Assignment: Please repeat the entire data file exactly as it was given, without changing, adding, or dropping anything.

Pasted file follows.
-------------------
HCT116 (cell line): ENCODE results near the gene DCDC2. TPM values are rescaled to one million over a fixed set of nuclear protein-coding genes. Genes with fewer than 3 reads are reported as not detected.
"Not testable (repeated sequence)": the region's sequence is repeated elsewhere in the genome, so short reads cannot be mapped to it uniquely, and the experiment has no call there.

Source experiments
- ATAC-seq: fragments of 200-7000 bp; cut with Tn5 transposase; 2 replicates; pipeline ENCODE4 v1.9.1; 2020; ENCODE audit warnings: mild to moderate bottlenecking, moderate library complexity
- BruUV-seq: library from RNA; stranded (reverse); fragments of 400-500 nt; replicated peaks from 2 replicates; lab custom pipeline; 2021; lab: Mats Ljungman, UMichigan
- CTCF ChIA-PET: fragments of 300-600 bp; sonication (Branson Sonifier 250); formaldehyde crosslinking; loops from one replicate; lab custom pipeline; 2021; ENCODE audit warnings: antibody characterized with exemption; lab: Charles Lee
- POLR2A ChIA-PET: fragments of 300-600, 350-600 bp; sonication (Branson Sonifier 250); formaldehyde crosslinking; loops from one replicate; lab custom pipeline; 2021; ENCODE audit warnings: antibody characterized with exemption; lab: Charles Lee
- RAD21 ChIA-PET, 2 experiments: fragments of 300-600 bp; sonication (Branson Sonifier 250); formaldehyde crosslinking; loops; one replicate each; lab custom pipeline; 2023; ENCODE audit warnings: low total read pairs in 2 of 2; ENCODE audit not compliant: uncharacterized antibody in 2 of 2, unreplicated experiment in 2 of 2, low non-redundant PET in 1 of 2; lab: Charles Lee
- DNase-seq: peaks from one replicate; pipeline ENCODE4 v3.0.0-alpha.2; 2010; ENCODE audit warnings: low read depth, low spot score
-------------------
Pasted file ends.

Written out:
HCT116 (cell line): ENCODE results near the gene DCDC2. TPM values are rescaled to one million over a fixed set of nuclear protein-coding genes. Genes with fewer than 3 reads are reported as not detected.
"Not testable (repeated sequence)": the region's sequence is repeated elsewhere in the genome, so short reads cannot be mapped to it uniquely, and the experiment has no call there.

Source experiments
- ATAC-seq: fragments of 200-7000 bp; cut with Tn5 transposase; 2 replicates; pipeline ENCODE4 v1.9.1; 2020; ENCODE audit warnings: mild to moderate bottlenecking, moderate library complexity
- BruUV-seq: library from RNA; stranded (reverse); fragments of 400-500 nt; replicated peaks from 2 replicates; lab custom pipeline; 2021; lab: Mats Ljungman, UMichigan
- CTCF ChIA-PET: fragments of 300-600 bp; sonication (Branson Sonifier 250); formaldehyde crosslinking; loops from one replicate; lab custom pipeline; 2021; ENCODE audit warnings: antibody characterized with exemption; lab: Charles Lee
- POLR2A ChIA-PET: fragments of 300-600, 350-600 bp; sonication (Branson Sonifier 250); formaldehyde crosslinking; loops from one replicate; lab custom pipeline; 2021; ENCODE audit warnings: antibody characterized with exemption; lab: Charles Lee
- RAD21 ChIA-PET, 2 experiments: fragments of 300-600 bp; sonication (Branson Sonifier 250); formaldehyde crosslinking; loops; one replicate each; lab custom pipeline; 2023; ENCODE audit warnings: low total read pairs in 2 of 2; ENCODE audit not compliant: uncharacterized antibody in 2 of 2, unreplicated experiment in 2 of 2, low non-redundant PET in 1 of 2; lab: Charles Lee
- DNase-seq: peaks from one replicate; pipeline ENCODE4 v3.0.0-alpha.2; 2010; ENCODE audit warnings: low read depth, low spot score